A coalition of environmental Groups slammed Friday’s protest by President Joe Biden over his refusal to immediately restore the federal government moratorium The Trump administration has withdrawn coal leasing on public lands more than four years earlier.
The U.S. Department of Interior, (DOI) says Although it is evaluating its coal lease program, the agency responsible to manage public lands has not taken any steps that would prevent new leases from going up before an extensive environmental review is complete.
Instead, the Biden administration continued processing applications for new coal leases through 2021, sparking a 14% increase In coal consumption nationwide, which climate scientists say Contributed to the ongoing, life-threatening surge In greenhouse gas emissions and global temperature.
Although tribal and conservation organizations suing DOI insist that nothing has been done to mitigate climate, water and air damages caused by federal coal leasing programs, the U.S. Department of Justice asked for a federal court to not rule on alleged legal violations in a filing Submitted on Thursday.
“The Biden administration cannot have it both ways on coal,” Jenny Harbine, managing attorney for Earthjustice’s Northern Rockies office, said Friday, in a statement. “While they seem to recognize that it is indefensible to continue to allow coal leasing on public lands, they are also refusing to do the bare minimum by reinstating the Obama-era coal leasing moratorium.”
As the coal industry and the states of Montana and Wyoming defend former President Donald Trump’s coal policy in court, the Biden administration is helping to prolong it through inaction, Indigenous rights and environmental advocates argue.
Biden, who vowed on the campaign trail that he would halt fossil fuel extraction on public lands, “came into office promising to be a climate champion,” said Harbine. “But six years after [former]President [Barack] Obama paused our nation’s coal leasing we are now taking steps in the wrong direction.”
After the DOI was reversed Obama-era moratorium 2017 was a year of Earthjustice and a coalition conservation groups, states and the Northern Cheyenne Tribe won a legal challenge To that policy in 2019.
The court ordered the DOI’s Bureau of Land Management (BLM) to conduct an environmental review, under the National Environmental Policy Act, before ending the coal leasing moratorium, the coalition explained.
The groups however, added:
The Trump-era BLM’s analysis refused to consider the full impact of that choice, instead analyzing only the impact of allowing six coal leases to move forward, including the Alton coal mine expansion in Utah, which a federal judge in Utah determined was approved illegallyTrump administration. The BLM’s truncated environmental analysis applies to only six federal coal leases, so the groups went back to courtIt will be up for grabs in 2020.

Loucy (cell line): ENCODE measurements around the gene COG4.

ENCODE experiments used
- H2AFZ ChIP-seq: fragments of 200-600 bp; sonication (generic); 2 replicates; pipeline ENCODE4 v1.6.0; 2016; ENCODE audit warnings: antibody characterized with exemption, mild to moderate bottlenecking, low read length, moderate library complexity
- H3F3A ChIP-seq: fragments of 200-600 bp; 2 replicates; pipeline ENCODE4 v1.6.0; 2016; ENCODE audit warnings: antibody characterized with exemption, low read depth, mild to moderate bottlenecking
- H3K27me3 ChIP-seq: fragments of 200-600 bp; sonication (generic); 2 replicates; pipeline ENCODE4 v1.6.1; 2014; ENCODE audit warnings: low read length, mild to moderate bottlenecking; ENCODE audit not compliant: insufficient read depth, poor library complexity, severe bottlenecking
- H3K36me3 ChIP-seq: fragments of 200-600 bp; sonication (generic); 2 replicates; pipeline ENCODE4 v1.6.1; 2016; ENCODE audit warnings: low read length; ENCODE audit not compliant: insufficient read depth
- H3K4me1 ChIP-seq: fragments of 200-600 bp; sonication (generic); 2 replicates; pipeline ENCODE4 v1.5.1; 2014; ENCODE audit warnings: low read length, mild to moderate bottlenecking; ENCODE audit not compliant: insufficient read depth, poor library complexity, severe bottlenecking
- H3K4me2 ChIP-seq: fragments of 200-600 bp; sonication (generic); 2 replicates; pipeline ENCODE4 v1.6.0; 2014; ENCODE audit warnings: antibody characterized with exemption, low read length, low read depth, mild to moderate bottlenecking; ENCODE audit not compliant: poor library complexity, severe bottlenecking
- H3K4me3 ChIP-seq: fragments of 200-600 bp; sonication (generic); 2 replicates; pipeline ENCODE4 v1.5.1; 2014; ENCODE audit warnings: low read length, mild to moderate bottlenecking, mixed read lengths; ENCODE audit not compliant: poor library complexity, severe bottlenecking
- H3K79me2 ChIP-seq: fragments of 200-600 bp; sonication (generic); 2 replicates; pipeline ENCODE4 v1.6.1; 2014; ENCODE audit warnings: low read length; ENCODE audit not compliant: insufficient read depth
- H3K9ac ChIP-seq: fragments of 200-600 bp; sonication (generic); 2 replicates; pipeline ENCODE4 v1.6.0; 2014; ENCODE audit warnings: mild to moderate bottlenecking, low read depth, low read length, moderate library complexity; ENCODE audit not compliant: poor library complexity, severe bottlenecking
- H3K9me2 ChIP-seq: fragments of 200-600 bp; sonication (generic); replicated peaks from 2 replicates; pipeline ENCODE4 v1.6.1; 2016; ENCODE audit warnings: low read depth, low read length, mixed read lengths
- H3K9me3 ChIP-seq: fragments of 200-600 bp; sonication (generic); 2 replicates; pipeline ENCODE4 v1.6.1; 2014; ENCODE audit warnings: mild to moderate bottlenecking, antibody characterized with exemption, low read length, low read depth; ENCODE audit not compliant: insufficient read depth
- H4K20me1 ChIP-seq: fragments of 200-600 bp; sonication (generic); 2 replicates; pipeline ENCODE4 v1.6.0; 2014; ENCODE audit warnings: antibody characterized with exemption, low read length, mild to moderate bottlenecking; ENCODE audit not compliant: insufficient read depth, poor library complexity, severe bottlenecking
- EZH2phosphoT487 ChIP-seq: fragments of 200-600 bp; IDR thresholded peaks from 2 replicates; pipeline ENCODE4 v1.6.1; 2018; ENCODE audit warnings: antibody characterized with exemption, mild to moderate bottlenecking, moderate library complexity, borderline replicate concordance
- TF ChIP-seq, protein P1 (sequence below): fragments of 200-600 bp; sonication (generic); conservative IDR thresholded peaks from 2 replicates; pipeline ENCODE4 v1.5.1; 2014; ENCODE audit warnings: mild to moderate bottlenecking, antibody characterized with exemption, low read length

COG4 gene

Last year, the Biden administration decided to keep the Trump-era policy ending coal leasing moratorium. Tribal and environmental groups will be able to participate in the 2021 May 22nd. filed an opening brief challenging the Biden administration’s decision to defend continued coal leasing on public lands.
In a filing last week the Biden administration’s BLM defended two Trump-era resource management plans that failed to comply with a court order to account for impacts from burning publicly-owned coal, including on public health, and to consider alternatives that limit coal leasing in the Powder River Basin — the largest coal-producing region in the country.
Michael Saul is a senior attorney at The Center for Biological Diversity. said that “it’s appalling that the Biden administration is refusing to confront Trump’s reckless policy of federal coal leasing despite mounting, undeniable evidence of catastrophic climate change and rising fossil fuel emissions.”
According to Athan Manuel, director of the Sierra Club’s Lands Protection Program, “The Biden administration is again missing an easy opportunity to back up its climate rhetoric by limiting the federal coal leasing program, which accounts for 11% of all U.S. climate pollution.”
Biden is the only one who has promised that the U.S. government will take the climate crisis seriously, Jeremy Nichols, director of WildEarth Guardian’s Climate and Energy Program, said that “it seems as if he has no intention of following through with this promise.”
“Coal is killing our climate, yet the Biden administration is defending it,” Nichols added.
Saul emphasized that the president’s inaction “will worsen the climate emergency and the extinction crisis and lessen the chance that we’ll leave a livable planet to future generations.”
“How can Biden explain this to his grandchildren?” he asked.